Woodland Discovery Day Celebrates History of the Yaocomaco Indians

A demonstration on the creation of arrowheads and other tools. (Photo by Katie Henry)
A demonstration on the creation of arrowheads and other tools. (Photo by Katie Henry)
On Saturday, Sept. 11, students and visitors alike came to Historic St. Mary’s City to experience the Woodland Indian Discovery Day, a day of activities devoted to the history of the Yaocomaco tribe.

The Yaocomaco were a part of the Eastern Woodland Indians, and were the first group whom the Maryland settlers made contact with.

During the event, which has been going on since at least 1984, guests both old and young were able to discover how Woodland Indians such as the Yaocomaco were able to live comfortably off all of the natural resources around them.

There were various demonstrations, such as shaping canoes with fire, curing deerskins, making clay beads, and building Indian houses.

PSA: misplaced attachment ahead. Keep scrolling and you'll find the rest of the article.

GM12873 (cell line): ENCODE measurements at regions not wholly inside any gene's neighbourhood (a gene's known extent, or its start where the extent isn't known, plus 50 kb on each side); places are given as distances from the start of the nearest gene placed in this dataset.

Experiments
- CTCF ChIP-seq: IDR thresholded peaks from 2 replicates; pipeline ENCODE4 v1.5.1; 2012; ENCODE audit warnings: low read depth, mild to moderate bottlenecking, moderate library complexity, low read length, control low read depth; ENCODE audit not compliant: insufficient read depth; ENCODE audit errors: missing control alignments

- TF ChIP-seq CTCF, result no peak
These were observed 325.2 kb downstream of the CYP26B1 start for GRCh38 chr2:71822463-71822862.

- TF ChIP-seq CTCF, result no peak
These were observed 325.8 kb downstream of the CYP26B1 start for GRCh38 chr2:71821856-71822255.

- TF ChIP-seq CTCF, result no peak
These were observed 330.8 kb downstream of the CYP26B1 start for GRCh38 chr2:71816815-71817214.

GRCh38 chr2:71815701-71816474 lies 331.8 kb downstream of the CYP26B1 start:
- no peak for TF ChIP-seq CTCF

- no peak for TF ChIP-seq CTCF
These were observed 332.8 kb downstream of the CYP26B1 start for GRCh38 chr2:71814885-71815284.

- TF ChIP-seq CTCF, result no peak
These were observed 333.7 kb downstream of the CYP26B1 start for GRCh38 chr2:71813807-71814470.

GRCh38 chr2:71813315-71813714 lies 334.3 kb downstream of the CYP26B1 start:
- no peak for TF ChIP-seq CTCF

Guests were invited to take their turn at many of the tasks as well, trying out the skills that the Woodland Indians used to support their way of life.

“A lot of people enjoy watching and being a part of the traditional Native American dancing and songs”, said Coby Treadway, supervisor of the Historic St. Mary’s City Museum. “[I like] having all the different presenters with all their different skills, and watching them teach other people.”

The day proved to be a positive experience for many people, including St. Mary’s students.

“[Woodland Indian Discovery Day] worked as a fifth hour activity, and I’ve always been interested in learning more about the Native Americans from this area,” said First-year Nick Cook, “so it was a great opportunity to attend.”

The event ended at about 5 p.m., leaving its visitors happy and satisfied with all that they learned during the day.
It was both entertaining and educational, and needless to say, a success.

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